US imports of all sawn hardwood fell one third from December 2015 to January 2016. 53,221 cu.m. of sawn hardwood were imported in January worth US$33 million.
Tropical sawnwood imports declined 30% in January to 14,524 cu.m. Tropical sawnwood accounted for 27% of all sawn hardwood imports in January, compared to 23% in 2015 for the entire year.
The only tropical species to gain significantly in January was keruing. Keruing imports recovered from low volumes last December and reached 1,699 cu.m. in January.
Imports of meranti sawnwood increased to 876 cu.m., but imports of all other major species declined in January. Balsa imports were down 29% (3,686 cu.m.). Sapelli posted the smallest decline from the previous month at 2,328 cu.m. (-7%).
Imports from Brazil fell by one third the previous month due to lower US imports of ipe and jatoba in January. Cameroon’s shipments to the US grew 17% month-on month.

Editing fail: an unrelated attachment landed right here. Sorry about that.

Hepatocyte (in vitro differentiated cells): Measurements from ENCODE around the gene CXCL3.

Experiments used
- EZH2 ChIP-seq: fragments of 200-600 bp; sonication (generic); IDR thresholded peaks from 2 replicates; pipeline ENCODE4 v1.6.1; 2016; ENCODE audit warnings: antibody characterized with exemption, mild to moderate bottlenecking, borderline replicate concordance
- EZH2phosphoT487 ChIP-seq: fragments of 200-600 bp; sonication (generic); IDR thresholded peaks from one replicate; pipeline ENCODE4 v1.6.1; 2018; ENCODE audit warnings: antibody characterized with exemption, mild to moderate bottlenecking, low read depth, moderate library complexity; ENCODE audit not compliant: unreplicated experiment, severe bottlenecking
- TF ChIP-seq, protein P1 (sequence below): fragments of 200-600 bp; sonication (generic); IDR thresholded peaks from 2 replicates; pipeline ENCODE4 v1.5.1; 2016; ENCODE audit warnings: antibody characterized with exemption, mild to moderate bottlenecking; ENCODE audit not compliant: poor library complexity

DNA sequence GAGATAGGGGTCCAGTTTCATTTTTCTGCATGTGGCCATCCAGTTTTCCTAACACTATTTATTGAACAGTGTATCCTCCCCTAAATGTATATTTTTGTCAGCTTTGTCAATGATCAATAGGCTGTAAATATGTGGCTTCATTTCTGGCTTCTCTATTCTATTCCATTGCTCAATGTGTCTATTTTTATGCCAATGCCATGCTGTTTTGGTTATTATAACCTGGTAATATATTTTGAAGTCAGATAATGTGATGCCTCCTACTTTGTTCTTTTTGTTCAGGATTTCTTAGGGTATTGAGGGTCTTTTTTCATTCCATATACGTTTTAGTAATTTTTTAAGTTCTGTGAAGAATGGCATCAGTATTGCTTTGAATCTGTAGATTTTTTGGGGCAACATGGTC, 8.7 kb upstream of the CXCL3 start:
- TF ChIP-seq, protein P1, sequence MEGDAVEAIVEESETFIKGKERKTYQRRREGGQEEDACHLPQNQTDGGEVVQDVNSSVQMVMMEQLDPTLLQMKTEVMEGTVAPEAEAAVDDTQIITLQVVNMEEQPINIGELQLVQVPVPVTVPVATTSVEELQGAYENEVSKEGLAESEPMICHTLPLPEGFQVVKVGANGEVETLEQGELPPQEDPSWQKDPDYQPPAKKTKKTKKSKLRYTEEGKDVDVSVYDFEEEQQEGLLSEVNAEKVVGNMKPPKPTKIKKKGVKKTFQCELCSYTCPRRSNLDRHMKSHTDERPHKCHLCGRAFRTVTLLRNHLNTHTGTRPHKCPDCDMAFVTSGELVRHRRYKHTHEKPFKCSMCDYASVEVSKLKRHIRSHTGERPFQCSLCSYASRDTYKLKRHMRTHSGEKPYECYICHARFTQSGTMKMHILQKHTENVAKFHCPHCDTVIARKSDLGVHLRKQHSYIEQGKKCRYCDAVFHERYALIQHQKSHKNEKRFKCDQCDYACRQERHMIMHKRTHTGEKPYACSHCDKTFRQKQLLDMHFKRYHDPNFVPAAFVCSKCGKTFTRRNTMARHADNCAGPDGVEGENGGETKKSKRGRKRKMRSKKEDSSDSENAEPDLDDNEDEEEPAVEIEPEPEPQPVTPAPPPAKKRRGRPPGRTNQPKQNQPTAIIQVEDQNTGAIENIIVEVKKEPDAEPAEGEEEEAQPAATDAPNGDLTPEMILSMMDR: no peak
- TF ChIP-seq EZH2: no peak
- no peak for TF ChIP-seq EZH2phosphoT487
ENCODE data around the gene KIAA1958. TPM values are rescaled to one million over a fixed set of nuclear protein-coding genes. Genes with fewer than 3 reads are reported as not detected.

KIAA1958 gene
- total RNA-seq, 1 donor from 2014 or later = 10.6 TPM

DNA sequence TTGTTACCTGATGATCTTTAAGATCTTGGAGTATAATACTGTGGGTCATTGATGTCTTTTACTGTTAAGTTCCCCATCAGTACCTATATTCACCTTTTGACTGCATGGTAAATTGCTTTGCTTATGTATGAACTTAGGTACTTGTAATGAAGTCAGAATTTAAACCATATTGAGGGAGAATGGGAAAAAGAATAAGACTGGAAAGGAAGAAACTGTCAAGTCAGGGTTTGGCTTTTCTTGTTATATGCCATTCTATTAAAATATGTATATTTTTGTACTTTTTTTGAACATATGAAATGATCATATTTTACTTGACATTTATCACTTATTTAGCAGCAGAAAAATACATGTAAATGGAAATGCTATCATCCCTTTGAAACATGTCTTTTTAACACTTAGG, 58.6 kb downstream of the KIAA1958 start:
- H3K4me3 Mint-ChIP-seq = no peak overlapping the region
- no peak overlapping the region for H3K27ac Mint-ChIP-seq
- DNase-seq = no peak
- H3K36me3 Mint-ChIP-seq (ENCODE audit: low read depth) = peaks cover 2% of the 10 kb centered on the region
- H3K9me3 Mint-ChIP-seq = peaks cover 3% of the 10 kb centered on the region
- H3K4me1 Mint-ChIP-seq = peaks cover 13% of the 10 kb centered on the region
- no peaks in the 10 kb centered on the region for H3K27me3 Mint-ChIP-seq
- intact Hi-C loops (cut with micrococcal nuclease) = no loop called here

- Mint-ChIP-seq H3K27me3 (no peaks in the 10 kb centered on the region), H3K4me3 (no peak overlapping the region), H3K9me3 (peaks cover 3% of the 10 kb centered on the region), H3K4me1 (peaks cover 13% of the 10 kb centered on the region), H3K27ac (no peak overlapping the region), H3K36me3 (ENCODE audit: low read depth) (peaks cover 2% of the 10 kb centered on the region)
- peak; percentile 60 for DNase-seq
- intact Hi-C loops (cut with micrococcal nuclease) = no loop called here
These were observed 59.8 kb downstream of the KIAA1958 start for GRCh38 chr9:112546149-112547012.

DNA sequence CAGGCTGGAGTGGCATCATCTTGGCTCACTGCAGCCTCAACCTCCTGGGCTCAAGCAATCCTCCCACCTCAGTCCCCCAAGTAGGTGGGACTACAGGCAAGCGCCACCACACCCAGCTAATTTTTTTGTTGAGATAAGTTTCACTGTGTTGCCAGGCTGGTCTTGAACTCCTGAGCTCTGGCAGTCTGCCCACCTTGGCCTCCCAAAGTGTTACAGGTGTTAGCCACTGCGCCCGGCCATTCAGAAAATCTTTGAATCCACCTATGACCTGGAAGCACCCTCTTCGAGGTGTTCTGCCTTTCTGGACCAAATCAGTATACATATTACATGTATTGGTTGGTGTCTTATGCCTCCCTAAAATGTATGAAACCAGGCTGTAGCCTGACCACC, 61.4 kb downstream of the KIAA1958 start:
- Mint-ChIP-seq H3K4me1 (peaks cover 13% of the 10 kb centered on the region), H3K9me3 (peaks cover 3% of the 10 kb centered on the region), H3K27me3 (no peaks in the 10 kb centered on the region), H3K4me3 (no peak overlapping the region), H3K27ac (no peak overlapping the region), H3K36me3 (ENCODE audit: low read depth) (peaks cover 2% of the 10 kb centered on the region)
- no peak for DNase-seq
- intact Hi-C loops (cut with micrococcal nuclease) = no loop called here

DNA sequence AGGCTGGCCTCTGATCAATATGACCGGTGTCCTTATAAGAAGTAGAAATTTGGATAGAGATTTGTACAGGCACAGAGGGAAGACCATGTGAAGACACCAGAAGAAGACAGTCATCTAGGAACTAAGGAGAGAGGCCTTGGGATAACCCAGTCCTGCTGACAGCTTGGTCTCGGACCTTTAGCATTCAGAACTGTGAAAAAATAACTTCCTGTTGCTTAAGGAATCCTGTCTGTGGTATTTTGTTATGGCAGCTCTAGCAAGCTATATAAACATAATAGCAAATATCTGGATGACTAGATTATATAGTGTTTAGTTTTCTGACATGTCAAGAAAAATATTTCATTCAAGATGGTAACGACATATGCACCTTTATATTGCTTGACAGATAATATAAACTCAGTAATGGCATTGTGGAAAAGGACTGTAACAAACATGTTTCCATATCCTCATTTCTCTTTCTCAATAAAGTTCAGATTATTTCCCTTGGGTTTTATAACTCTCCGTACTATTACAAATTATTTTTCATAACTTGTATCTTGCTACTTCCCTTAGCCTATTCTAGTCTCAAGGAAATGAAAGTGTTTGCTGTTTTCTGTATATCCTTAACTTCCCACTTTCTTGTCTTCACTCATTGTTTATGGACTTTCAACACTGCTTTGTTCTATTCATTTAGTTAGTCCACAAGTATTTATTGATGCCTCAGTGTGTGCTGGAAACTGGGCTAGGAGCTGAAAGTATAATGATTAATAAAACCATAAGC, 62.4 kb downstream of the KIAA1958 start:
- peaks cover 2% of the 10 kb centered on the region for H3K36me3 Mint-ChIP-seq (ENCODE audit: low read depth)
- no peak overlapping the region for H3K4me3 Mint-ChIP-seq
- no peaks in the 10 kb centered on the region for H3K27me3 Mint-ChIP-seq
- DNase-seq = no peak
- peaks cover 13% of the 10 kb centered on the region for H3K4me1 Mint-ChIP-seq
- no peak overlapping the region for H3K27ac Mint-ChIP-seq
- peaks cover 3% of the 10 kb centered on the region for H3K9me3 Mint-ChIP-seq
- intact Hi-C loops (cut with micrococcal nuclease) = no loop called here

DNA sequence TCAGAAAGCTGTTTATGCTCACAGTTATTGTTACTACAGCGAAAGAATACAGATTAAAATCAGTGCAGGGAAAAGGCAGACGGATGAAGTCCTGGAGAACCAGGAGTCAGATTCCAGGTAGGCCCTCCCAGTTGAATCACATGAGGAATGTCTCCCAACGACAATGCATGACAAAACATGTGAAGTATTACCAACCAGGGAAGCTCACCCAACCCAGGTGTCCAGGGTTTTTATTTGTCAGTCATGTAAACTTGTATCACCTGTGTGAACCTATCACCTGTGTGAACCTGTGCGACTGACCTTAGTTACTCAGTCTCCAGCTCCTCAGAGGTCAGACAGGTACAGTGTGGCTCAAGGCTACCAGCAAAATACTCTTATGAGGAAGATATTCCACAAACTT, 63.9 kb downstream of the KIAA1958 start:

Sapelli imports from Cameroon increased to 1,026 cu.m. despite an overall decline in sapelli imports in January. Acajou d’Afrique imports from Cameroon were also slightly up from December at 753 cu.m.
Sawnwood imports from Malaysia more than tripled in January, but December imports had been exceptionally low. In January the US imported a total of 1,806 cu.m. from Malaysia, including 1,336 cu.m. of keruing.
Tropical imports from all other major suppliers were down in January, both compared to the previous month and to January 2015.
|Source of Sawn Hardwoods||January 2016 cubic meters||Change in % on December 2015|
Source: US Department of Commerce, US Census Bureau, Foreign Trade Statistics